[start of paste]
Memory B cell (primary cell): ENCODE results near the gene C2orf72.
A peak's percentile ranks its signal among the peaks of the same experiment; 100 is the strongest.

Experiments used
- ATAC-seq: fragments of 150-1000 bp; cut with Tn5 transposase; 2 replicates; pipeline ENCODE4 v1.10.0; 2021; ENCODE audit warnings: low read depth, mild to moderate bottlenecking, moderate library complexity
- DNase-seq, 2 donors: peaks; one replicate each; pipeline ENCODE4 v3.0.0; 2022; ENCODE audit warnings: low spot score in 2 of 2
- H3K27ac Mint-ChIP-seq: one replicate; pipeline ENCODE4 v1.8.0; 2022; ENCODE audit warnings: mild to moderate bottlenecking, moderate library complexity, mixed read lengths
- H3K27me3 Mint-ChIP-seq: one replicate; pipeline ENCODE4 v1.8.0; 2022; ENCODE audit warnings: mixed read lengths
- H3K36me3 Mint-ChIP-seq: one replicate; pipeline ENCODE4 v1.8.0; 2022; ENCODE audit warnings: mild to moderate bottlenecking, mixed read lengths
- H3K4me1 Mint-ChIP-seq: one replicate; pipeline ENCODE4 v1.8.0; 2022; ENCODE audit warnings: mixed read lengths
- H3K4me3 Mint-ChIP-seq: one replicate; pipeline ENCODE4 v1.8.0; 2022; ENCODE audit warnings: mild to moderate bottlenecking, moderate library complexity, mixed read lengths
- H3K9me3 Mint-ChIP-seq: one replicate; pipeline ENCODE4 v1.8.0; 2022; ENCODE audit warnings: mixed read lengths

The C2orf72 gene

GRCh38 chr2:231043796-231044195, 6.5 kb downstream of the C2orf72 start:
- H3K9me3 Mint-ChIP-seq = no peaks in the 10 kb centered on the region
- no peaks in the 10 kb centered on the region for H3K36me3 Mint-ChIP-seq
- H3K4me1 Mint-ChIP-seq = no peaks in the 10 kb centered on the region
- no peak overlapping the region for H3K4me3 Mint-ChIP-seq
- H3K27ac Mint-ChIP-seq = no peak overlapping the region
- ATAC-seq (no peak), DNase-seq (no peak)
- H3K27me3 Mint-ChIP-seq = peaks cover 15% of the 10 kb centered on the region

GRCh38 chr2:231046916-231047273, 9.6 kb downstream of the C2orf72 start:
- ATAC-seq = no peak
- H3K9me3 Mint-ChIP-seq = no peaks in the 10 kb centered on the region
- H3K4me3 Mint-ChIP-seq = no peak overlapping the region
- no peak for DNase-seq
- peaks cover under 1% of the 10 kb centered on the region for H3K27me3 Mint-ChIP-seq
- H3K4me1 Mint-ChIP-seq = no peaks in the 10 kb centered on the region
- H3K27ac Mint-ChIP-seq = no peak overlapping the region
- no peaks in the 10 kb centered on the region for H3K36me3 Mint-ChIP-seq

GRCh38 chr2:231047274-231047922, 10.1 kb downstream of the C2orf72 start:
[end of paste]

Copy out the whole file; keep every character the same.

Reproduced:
Memory B cell (primary cell): ENCODE results near the gene C2orf72.
A peak's percentile ranks its signal among the peaks of the same experiment; 100 is the strongest.

Experiments used
- ATAC-seq: fragments of 150-1000 bp; cut with Tn5 transposase; 2 replicates; pipeline ENCODE4 v1.10.0; 2021; ENCODE audit warnings: low read depth, mild to moderate bottlenecking, moderate library complexity
- DNase-seq, 2 donors: peaks; one replicate each; pipeline ENCODE4 v3.0.0; 2022; ENCODE audit warnings: low spot score in 2 of 2
- H3K27ac Mint-ChIP-seq: one replicate; pipeline ENCODE4 v1.8.0; 2022; ENCODE audit warnings: mild to moderate bottlenecking, moderate library complexity, mixed read lengths
- H3K27me3 Mint-ChIP-seq: one replicate; pipeline ENCODE4 v1.8.0; 2022; ENCODE audit warnings: mixed read lengths
- H3K36me3 Mint-ChIP-seq: one replicate; pipeline ENCODE4 v1.8.0; 2022; ENCODE audit warnings: mild to moderate bottlenecking, mixed read lengths
- H3K4me1 Mint-ChIP-seq: one replicate; pipeline ENCODE4 v1.8.0; 2022; ENCODE audit warnings: mixed read lengths
- H3K4me3 Mint-ChIP-seq: one replicate; pipeline ENCODE4 v1.8.0; 2022; ENCODE audit warnings: mild to moderate bottlenecking, moderate library complexity, mixed read lengths
- H3K9me3 Mint-ChIP-seq: one replicate; pipeline ENCODE4 v1.8.0; 2022; ENCODE audit warnings: mixed read lengths

The C2orf72 gene

GRCh38 chr2:231043796-231044195, 6.5 kb downstream of the C2orf72 start:
- H3K9me3 Mint-ChIP-seq = no peaks in the 10 kb centered on the region
- no peaks in the 10 kb centered on the region for H3K36me3 Mint-ChIP-seq
- H3K4me1 Mint-ChIP-seq = no peaks in the 10 kb centered on the region
- no peak overlapping the region for H3K4me3 Mint-ChIP-seq
- H3K27ac Mint-ChIP-seq = no peak overlapping the region
- ATAC-seq (no peak), DNase-seq (no peak)
- H3K27me3 Mint-ChIP-seq = peaks cover 15% of the 10 kb centered on the region

GRCh38 chr2:231046916-231047273, 9.6 kb downstream of the C2orf72 start:
- ATAC-seq = no peak
- H3K9me3 Mint-ChIP-seq = no peaks in the 10 kb centered on the region
- H3K4me3 Mint-ChIP-seq = no peak overlapping the region
- no peak for DNase-seq
- peaks cover under 1% of the 10 kb centered on the region for H3K27me3 Mint-ChIP-seq
- H3K4me1 Mint-ChIP-seq = no peaks in the 10 kb centered on the region
- H3K27ac Mint-ChIP-seq = no peak overlapping the region
- no peaks in the 10 kb centered on the region for H3K36me3 Mint-ChIP-seq

GRCh38 chr2:231047274-231047922, 10.1 kb downstream of the C2orf72 start: